Communication for team decision-making

When making a decision as a team, or for the team, email is insufficient to create clarity, alignment, and buy-in.  The written word is just too limited for this purpose and can quickly lead to misconceptions, loss of clarity, and unnecessary disagreements. So, use either video- or audio-calls when there is a difference of opinion or if clarity and alignment are needed.  We need to talk to each other because clarity and understanding are gained through tone of voice and our body language.

Whatever meetings are held, minimize those that are information sharing only. For information sharing, perhaps an email would suffice. Keep meetings as short as possible. Include only those that truly need to be there and have an agenda that has clearly outlined the objectives of the meeting instead of just the topics and presenters.

3. Supportive Technology

For Virtual Teams –   Using technology to connect people, ideas, and information is crucial for virtual teams. Technology that is clunky to use or slows people down is one of the quickest ways to reduce a virtual team’s effectiveness because it hinders people from speaking with each other and communicating ideas rapidly. Think about a time when you were using a cell phone and the call was hard to hear or kept being dropped! The organization that uses virtual teams must invest in top-quality technology that supports teams and it must be easy to access and use– ranging from high bandwidth to easy access, to video conferencing, and rapid screen-sharing/collaboration tools. Because our company is almost exclusively virtual, we make extensive use of video conferencing (we use Zoom) because it is easy to hop on a video-call (one-to-one, and whole teams), we can see each other (allows for communication using voice and body language), and easy screen sharing so we can look together and make sure we are clearly understanding what is being discussed. We also make a lot of use of instant messaging apps (e.g. Slack, Yammer, WhatsApp, iMessage) for those quick questions or information sharing.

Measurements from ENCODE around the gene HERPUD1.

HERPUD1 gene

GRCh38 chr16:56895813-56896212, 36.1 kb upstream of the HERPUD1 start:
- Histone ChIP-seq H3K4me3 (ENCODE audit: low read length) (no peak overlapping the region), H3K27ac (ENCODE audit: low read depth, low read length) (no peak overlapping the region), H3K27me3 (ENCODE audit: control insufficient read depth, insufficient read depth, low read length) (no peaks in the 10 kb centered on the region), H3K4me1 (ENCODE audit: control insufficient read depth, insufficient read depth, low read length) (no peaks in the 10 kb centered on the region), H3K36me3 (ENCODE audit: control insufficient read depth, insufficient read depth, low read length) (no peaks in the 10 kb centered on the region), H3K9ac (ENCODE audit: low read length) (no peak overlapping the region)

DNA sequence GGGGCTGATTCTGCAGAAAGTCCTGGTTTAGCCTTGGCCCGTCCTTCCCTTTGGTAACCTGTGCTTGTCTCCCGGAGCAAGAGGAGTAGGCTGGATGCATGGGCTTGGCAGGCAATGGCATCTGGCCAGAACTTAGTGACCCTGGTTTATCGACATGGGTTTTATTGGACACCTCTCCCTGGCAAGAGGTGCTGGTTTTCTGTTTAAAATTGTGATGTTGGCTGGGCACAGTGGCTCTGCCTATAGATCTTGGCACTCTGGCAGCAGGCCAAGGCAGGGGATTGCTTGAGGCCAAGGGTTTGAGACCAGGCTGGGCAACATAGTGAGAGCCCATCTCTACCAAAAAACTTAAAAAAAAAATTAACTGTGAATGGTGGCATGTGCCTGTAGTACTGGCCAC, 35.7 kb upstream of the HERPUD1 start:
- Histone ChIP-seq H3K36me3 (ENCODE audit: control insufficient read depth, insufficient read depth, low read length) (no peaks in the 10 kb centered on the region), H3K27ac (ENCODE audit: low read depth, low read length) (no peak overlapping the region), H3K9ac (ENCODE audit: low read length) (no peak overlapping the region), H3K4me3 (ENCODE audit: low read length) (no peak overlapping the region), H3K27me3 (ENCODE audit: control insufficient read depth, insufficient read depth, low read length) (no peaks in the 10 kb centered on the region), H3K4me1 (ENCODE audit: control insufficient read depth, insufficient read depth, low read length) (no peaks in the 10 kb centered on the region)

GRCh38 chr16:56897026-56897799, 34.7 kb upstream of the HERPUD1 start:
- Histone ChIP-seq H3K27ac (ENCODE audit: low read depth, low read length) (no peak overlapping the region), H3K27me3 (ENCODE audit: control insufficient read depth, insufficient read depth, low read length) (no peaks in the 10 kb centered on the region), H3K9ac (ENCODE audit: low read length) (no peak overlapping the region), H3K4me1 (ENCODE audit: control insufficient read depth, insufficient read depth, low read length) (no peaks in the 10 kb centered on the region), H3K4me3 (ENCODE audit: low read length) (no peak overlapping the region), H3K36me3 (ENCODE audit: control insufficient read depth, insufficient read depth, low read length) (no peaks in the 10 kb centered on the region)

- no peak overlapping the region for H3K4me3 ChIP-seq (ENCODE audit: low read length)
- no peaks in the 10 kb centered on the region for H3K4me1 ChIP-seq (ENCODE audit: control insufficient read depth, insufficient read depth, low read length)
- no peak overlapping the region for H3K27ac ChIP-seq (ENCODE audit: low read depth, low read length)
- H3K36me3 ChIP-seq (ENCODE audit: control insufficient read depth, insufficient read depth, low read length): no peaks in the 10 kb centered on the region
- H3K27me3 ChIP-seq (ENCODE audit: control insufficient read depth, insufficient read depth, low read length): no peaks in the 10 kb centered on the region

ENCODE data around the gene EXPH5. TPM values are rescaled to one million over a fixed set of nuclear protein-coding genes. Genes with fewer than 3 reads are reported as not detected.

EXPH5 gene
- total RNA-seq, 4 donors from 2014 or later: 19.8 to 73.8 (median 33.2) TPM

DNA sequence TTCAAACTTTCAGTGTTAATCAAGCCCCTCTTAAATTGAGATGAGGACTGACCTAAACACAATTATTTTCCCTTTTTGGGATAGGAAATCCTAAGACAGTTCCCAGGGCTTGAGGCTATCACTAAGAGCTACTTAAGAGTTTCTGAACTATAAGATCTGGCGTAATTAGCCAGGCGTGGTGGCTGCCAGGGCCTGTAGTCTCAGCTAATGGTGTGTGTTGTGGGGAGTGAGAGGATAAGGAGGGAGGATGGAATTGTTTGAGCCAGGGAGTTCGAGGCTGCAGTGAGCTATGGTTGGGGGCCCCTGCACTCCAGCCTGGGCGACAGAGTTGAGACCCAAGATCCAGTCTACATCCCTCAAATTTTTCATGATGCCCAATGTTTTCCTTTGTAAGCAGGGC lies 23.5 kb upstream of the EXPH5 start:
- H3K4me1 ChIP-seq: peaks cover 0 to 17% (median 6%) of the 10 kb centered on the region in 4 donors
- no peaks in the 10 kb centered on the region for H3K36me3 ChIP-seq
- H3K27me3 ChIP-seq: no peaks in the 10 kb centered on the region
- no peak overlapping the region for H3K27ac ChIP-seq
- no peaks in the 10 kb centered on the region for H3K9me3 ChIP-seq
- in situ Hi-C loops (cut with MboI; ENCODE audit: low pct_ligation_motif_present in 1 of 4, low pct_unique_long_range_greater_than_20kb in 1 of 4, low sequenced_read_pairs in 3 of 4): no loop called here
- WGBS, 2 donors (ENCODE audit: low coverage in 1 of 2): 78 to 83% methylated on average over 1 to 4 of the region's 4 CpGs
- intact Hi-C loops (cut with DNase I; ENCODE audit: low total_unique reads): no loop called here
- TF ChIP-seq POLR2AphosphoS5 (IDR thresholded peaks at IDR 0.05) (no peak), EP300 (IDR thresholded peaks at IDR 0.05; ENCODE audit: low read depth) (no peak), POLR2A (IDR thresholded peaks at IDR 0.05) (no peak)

There are also collaboration apps such as Mural or Trello that can help teams brainstorm, plan, or evaluate actions.  These apps are used on both iOS and Android, allowing team members to collaborate from just about anywhere. A couple of years ago I was able to join an important meeting while in the back of a (private) bus in rural Italy. Now that is flexibility and strong supportive technology!

It’s really not hard to set a team up for success when they have to work from home (or other places). It does take some forethought and planning though. Without it, a virtual team won’t succeed.

Written by Nancy Benthien

March 12, 2020